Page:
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At 22-years-old, most of us weren’t doing a whole hell of a lot. Some were in school trying to get a meaningless degree, while others were finding their way in the workforce. It’s that odd age where you’re still evolving from an adolescent into an adult, while trying to figure out what kind of person you want to be.
For some, the transition is easier than for others. The UFC’s Max Holloway just took part in his fourth fight of 2014 (a considerably high workload for any professional fighter), his 10th UFC bout, and the 14th bout of his professional MMA career. He doesn’t turn 23 until December. That takes dedication.
Fighting often at a young age is a strategy many young fighters take part in, both to improve their skills and show off what they`ve learned in the gym.
From a fan’s perspective, seeing fighters constantly improve is one of the most enjoyable aspects of the sport. Unlike an established star with an established move set, young fighters like Holloway are still finding themselves as a fighter, which means they are bringing an advanced move set to the cage with each bout.
With his September win over Akira Corassani, Holloway upped his winning streak to four straight fights, launching himself into the UFC’s top 15.
His losses in his career have been rare, with his only UFC defeats coming at the hands of top contenders Dustin Poirier, a split decision loss to Dennis Bermudez and a decision loss to rising star Conor McGregor, who no one else has seen the second round with inside the Octagon.
He’s a fighter who uses his tools to his advantage. He is 5’11” and has a wingspan of 70 inches. By those measurements, you’d expect him to weigh closer to 185lbs. His thin frame and discipline allow him to keep the weight down, which gives him an advantage over most opponents.
For young fighters, competing often has become the only proven method to improving. Although gym time is helpful and sharpening new techniques will make someone more dangerous in the cage, there are many things which take place in the Octagon that simply cannot be emulated in practice.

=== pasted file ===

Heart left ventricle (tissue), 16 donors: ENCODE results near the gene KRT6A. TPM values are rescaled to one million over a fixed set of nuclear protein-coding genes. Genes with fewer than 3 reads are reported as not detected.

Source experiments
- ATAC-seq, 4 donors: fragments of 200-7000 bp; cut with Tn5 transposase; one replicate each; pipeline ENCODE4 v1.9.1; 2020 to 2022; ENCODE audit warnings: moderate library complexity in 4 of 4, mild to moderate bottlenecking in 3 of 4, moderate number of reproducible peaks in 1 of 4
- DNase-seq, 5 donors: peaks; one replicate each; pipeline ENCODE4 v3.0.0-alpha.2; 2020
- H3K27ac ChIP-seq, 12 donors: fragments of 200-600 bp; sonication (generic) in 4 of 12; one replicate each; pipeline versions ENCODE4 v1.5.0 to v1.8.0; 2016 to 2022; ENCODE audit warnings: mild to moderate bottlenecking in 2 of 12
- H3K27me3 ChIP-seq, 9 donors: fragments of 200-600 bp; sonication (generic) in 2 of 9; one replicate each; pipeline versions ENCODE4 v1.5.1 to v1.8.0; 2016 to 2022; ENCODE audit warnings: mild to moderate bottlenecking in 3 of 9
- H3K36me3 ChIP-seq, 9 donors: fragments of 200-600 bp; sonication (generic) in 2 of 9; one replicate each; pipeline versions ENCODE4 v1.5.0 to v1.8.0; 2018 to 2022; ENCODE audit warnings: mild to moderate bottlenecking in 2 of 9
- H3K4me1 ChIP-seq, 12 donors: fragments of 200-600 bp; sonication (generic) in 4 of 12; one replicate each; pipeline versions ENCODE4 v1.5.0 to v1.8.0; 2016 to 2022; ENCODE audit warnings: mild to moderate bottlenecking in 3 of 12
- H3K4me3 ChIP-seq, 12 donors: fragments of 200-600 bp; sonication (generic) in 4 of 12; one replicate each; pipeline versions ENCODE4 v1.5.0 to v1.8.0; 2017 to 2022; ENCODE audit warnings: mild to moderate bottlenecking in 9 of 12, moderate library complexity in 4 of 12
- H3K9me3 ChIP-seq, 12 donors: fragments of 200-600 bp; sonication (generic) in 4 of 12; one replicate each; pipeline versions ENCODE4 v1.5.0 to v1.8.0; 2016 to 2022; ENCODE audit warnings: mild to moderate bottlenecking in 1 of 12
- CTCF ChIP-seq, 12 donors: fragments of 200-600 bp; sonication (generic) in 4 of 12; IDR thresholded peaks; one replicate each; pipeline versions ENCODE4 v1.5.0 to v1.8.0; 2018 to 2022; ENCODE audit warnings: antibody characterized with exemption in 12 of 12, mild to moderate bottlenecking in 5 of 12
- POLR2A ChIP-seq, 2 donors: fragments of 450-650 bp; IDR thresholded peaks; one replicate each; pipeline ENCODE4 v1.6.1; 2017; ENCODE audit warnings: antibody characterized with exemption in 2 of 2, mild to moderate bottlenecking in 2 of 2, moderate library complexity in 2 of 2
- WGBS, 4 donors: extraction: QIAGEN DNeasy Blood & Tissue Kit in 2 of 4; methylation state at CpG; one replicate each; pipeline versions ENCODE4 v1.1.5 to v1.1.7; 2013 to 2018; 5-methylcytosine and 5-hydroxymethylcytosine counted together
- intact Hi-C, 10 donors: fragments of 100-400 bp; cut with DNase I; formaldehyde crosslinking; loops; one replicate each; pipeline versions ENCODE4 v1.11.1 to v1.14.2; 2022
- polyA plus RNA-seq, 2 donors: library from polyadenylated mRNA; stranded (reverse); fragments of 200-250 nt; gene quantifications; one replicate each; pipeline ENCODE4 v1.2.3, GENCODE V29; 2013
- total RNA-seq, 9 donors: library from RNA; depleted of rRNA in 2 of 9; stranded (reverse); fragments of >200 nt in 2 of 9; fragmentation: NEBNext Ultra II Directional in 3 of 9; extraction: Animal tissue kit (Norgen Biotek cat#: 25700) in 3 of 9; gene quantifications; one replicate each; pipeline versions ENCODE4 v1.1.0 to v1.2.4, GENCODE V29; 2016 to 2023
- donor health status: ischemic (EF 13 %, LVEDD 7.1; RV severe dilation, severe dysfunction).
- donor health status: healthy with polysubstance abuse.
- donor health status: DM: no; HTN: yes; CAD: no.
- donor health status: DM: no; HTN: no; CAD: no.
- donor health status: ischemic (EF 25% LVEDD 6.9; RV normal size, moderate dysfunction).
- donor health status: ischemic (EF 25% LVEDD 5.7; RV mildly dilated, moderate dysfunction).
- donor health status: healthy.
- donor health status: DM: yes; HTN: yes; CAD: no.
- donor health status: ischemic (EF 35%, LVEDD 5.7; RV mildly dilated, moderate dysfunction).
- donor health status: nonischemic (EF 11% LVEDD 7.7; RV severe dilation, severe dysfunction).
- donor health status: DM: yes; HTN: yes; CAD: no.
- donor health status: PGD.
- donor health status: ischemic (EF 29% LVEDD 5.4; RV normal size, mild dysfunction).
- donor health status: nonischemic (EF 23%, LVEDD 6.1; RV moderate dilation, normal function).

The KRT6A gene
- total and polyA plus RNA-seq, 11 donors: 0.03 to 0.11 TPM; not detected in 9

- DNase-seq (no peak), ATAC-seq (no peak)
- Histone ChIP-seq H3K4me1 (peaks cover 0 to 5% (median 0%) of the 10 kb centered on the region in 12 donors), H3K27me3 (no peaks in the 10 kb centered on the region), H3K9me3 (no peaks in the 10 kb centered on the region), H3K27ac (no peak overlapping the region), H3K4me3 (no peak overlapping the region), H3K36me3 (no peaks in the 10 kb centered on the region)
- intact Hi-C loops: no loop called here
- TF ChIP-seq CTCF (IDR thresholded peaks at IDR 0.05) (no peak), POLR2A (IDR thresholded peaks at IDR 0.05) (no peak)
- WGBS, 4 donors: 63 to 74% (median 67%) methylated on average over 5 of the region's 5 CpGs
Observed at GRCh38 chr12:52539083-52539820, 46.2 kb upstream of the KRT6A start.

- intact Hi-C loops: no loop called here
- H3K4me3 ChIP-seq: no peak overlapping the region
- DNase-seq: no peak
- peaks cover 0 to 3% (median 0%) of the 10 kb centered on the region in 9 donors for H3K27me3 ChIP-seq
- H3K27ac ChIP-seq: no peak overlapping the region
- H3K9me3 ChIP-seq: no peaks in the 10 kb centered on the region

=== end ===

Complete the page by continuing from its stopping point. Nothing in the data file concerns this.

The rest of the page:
If you’re a young fighter and you’re healthy, why not compete? The prime of a fighter’s life is so short, it seems illogical not to compete as often as possible.
Poirier is a great example of a young fighter competing often, and improving for his efforts. Although coming off a loss, he’s shown a significantly improved skillset. Only 25, he’s likely to emerge as a star in the featherweight division in the coming years.
Although a little older, lightweight Donald Cerrone has also shown advanced skills thanks to competing frequently. In 2011, Cerrone competed five times. In 2013 and 2014, he fought four times. It’s a heavy workload, and although his motives might be more financially based, he’s shown a more well-rounded striking game and finishing ability thanks to his frequent cage time.
Holloway is on much the same path. He has his eyes set on potentially competing one more time in 2014, which would make it five appearances in the calendar year.
You can’t teach a fighter to be relaxed, and there’s not much a coach can do to help them calm their nerves. Ring time is the only thing that can help. Competing as many times as possible before reaching their prime will only help a fighter be prepared for the bigger fights that come later in a career.
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